Oxford library purchases draft of poet's 'Binsey Poplars', in which he mourns the destruction of local trees, for almost £50,000
A manuscript of "Binsey Poplars", Gerard Manley Hopkins's celebrated lament for the trees that ran along the Thames in the village of Binsey, has been bought at auction by the Bodleian Libraries for almost £50,000.
The importance of the yellowing manuscript "cannot be overstated", said the Bodleian, which acquired financial support from individuals and funding bodies to pull together the £49,250 needed to acquire the poem in a Bonhams auction in April. It is, the library said, "the most significant Hopkins item to have come to the market in over 40 years", and the last known major Hopkins manuscript to have been in private hands; it will join the only other known manuscripts of "Binsey Poplars", which survive in four copies kept in the Bodleian.
Hopkins was a curate at St Aloysius's Church in Oxford when he wrote to a friend that "I have been up to Godstow this afternoon. I am sorry to say that the aspens that lined the river are everyone felled" (the aspens are the poplars; Godstow is along the river from Binsey). He went on to write a poem mourning the destruction of the 100-foot-high trees: "My aspens dear, whose airy cages quelled,/ Quelled or quenched in leaves the leaping sun,/ Áll félled, félled, are áll felled."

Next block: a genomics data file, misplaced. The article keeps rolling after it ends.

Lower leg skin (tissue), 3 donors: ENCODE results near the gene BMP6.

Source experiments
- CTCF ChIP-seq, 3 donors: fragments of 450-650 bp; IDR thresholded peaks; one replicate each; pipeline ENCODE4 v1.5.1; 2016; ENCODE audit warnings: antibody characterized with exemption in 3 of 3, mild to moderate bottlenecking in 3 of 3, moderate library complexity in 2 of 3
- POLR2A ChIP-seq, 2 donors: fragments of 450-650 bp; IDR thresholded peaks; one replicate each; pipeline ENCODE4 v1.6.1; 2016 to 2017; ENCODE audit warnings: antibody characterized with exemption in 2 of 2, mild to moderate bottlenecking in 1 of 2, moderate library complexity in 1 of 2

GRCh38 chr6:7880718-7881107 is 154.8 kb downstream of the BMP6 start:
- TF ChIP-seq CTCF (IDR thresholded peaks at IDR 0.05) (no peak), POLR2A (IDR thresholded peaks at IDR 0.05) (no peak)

The newly acquired manuscript shows the deletions, revisions and repetitions he made, revealing that at one point he even considered deleting the poem's famous ending. The last five lines – "Ten or twelve, only ten or twelve/ Strokes of havoc únselve/ The sweet especial scene,/ Rural scene, a rural scene,/ Sweet especial rural scene" – are written out twice, the first rendering crossed out and replaced with "Other Springs, more Summers cannot render".
"The various revisions in the draft, particularly when studied alongside the other drafts, give us a remarkable insight into how the poet crafts his passionate lament on man's disregard for the sanctity of nature. It's an enduringly relevant poem everyone should know," said Dr Chris Fletcher, keeper of special collections at the Bodleian, which will show the newly acquired manuscript alongside the other four drafts in a display on 9 May.
"The Bodleian holds the world's most important collection of manuscripts by Gerard Manley Hopkins," he added. "It is wonderful to be able to add this draft of one of his most celebrated works to that collection."
Hopkins is known today as one of the greatest poets of the Victorian era, but his reputation was largely made in 1918, 30 years after his death, when his friend, the poet Robert Bridges, edited a volume of his poetry. The trees in Binsey were replanted in 1918, and when they were cut down again in 2004, Hopkins's poem was part of the successful campaign to have them replanted.
"The poem has a very particular local meaning but speaks to a much broader audience in its plaintive evocation of spiritual desolation through the destruction of nature," said the Bodleian in its announcement of the acquisition.